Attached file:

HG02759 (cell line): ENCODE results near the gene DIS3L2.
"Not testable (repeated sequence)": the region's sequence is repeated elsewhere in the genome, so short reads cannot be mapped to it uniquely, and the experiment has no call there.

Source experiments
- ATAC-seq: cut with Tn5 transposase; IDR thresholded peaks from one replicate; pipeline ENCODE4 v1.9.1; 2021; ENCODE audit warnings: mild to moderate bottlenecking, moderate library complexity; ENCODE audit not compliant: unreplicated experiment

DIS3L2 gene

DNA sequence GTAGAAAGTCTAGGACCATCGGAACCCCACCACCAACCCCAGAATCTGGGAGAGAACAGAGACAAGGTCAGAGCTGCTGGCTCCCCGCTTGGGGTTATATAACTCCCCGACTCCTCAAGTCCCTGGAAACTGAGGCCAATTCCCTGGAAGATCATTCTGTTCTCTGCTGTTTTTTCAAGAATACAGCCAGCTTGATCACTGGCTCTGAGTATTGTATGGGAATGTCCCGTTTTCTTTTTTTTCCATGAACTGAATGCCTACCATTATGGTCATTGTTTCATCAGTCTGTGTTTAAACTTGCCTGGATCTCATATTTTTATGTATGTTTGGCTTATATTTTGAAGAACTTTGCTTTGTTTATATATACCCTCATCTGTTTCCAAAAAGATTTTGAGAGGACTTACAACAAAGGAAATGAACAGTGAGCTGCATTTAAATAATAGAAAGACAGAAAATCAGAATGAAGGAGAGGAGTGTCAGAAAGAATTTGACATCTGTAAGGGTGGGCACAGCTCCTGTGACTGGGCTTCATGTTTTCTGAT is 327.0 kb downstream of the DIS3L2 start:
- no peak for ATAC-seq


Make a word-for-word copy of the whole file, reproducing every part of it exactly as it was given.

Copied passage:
HG02759 (cell line): ENCODE results near the gene DIS3L2.
"Not testable (repeated sequence)": the region's sequence is repeated elsewhere in the genome, so short reads cannot be mapped to it uniquely, and the experiment has no call there.

Source experiments
- ATAC-seq: cut with Tn5 transposase; IDR thresholded peaks from one replicate; pipeline ENCODE4 v1.9.1; 2021; ENCODE audit warnings: mild to moderate bottlenecking, moderate library complexity; ENCODE audit not compliant: unreplicated experiment

DIS3L2 gene

DNA sequence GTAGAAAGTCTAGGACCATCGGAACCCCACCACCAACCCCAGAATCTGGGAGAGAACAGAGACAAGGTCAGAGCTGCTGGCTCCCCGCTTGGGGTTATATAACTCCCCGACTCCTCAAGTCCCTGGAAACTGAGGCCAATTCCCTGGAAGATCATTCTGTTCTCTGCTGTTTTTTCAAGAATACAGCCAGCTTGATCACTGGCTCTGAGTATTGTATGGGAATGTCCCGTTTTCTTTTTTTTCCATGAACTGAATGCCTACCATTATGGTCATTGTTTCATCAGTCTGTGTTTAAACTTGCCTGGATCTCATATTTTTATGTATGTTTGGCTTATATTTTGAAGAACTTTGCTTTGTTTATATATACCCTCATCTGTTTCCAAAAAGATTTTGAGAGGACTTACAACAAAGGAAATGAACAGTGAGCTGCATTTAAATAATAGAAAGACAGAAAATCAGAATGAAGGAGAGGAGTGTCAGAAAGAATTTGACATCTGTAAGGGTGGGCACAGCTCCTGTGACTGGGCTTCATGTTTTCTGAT is 327.0 kb downstream of the DIS3L2 start:
- no peak for ATAC-seq